Why Victims of Shaming Blame Themselves Rather Than Holding Their Cruel Tormentors Accountable – The School of Life

Why Victims of Shaming Blame Themselves Rather Than Holding Their Cruel Tormentors Accountable

In a gently consoling animation, the consistently insightful School of Life, explains how victims of shaming are more likely to turn that shame on themselves.

They essentially allow their own self-worth and self-esteem to be lowered by those who shame them, instead of turning it back on their cruel tormentors who more than likely, carry shame within themselves.

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• The Internet Has Changed The Way We Grieve Forever

The Internet Has Changed The Way We Grieve Forever by Jo Bell

The Internet Has Changed The Way We Grieve Forever

People don’t die in the same way that they used to. In the past, a relative, friend, partner would pass away, and in time, all that would be left would be memories and a collection of photographs.

These days the dead are now forever present online and digital encounters with someone who has passed away are becoming a common experience.

Each one of us has a digital footprint—the accumulation of our online activity that chronicles a life lived online through blogs, pictures, games, web sites, networks, shared stories, and experiences.

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• How Simply Acknowledging Another Person’s Pain Can Help Them More Than Telling Them to Cheer Up by Megan Devine, via Lori Dorn

How Simply Acknowledging Another Person’s Pain Can Help Them More Than Telling Them to Cheer Up by Megan Devine, via Lori Dorn

“How Simply Acknowledging Another Person’s Pain Can Help Them More Than Telling Them to Cheer Up”

Well, no kidding!

I’ve been saying this very thing forever at the Christian blogs I’ve been posting to for eons now.

Most Christians I went to for empathy after my mother died victim-blamed me, shamed me, offered unwanted and unsolicited advice, and tried to give me theology lessons.

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• Religious Trauma Syndrome and the (Negative) Effects of Religion on Mental Health

Religious Trauma Syndrome and the (Negative) Effects of Religion on Mental Health

Several years ago, atheist Richard Dawkins made some kind of comment about any and all religion being taught to a child by his or her parents as being a form of “child abuse.” That Dawkins did not offer any caveats or qualifiers to that comment made it seem very obnoxious to me.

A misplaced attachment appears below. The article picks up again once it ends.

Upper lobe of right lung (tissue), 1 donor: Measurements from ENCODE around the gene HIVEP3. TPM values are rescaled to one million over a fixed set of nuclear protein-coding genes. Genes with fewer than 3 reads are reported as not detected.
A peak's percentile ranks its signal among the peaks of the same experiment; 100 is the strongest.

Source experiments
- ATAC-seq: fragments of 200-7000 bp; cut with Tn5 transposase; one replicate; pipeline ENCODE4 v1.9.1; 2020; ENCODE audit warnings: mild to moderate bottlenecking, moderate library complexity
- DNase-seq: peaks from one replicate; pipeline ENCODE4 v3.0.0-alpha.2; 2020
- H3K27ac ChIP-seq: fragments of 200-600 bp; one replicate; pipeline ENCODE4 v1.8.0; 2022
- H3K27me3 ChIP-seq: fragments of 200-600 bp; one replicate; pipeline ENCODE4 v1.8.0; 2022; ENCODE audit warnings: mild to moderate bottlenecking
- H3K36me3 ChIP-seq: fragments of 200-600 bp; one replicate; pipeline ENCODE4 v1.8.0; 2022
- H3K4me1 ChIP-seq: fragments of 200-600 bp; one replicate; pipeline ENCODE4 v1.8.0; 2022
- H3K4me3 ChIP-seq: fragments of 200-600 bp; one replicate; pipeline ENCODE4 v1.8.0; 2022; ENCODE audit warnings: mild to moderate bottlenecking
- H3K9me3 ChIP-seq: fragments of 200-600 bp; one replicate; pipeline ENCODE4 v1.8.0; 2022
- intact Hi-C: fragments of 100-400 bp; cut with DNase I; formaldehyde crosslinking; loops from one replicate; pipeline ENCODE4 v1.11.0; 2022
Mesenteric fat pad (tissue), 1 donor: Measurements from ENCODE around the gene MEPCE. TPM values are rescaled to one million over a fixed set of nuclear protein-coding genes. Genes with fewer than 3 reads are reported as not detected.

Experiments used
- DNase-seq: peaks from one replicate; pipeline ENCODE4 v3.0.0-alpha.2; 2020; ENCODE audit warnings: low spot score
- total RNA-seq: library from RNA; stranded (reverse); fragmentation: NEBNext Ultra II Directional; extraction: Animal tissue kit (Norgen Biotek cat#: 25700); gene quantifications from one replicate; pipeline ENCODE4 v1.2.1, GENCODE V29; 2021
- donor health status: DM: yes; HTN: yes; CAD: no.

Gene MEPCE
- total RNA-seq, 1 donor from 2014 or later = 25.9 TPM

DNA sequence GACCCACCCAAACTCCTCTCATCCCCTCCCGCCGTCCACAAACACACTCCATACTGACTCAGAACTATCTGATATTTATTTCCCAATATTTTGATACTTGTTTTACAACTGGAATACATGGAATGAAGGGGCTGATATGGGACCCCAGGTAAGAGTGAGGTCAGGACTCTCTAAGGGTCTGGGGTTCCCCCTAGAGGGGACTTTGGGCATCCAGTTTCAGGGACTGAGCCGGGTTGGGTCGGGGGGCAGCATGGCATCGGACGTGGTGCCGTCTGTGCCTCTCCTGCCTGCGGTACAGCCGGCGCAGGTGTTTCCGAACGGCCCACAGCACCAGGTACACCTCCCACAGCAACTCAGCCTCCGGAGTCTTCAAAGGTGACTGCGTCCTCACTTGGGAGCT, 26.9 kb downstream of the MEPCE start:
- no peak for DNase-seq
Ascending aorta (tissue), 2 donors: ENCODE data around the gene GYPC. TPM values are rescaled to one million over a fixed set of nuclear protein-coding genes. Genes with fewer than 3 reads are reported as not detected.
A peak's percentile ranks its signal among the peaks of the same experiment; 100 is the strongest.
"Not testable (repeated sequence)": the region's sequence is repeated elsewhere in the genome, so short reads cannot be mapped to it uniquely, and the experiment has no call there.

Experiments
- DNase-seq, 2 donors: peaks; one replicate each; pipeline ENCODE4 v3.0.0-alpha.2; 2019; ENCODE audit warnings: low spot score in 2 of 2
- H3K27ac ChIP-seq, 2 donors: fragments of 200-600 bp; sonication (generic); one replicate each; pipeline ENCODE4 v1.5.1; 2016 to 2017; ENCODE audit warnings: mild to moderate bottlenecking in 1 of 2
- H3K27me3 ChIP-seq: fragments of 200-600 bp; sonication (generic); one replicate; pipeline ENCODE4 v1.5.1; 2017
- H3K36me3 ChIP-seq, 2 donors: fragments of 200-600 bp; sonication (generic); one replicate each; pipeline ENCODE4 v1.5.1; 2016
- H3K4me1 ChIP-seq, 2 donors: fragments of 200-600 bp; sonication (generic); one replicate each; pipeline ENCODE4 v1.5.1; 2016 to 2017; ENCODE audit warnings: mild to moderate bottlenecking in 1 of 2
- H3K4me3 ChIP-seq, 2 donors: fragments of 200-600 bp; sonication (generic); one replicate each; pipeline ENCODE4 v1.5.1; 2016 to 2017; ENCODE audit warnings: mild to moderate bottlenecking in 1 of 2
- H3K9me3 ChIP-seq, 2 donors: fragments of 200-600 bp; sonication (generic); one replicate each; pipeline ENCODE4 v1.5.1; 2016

I personally do not think that all religion, or belief in a deity is always, or necessarily, or by default, detrimental. It would depend on the particulars involved.

There are many conservative (and possibly some progressive) Christians who would have an automatic negative response to a post such as this one, if they believe it includes Christianity.

Yet, these same Christians (the conservatives especially) would not hesitate to recognize and acknowledge the negative, harmful ramifications of Satanism, militant Islam, or some types of atheist worldviews. They seem hesitant to admit that those who wear the same label as themselves – “Christian” – also at times express repulsive views or practice abuse.

RTS – Religious Trauma Syndrome

I believe this is Winell’s site – or Dr. Darrel Ray’s:

Recovering From Religion

Podcast: Living After Faith

Dr. Marlene Winell joins us for a discussion of Religious Trauma Syndrome and PTSD. Valerie Tarico’s interview with Dr. Winnell. Journey Free Dr. Marlene Winnell’s

The Health Effects of Leaving Religion

…Not every recent deconvert necessarily needs these resources, though. Some who leave religion become healthier than they were before. This was the case for Annie Erlandson.

…Other negative health behaviors sometimes associated with being religious, according to social psychologist Dr. Clay Routledge in Psychology Today, are cognitive dissonance (consistent religious doubts can harm your health) and avoidant coping.

An example of the latter is the attitude that things are “all in God’s hands,” which could potentially keep people from taking action on behalf of their own health.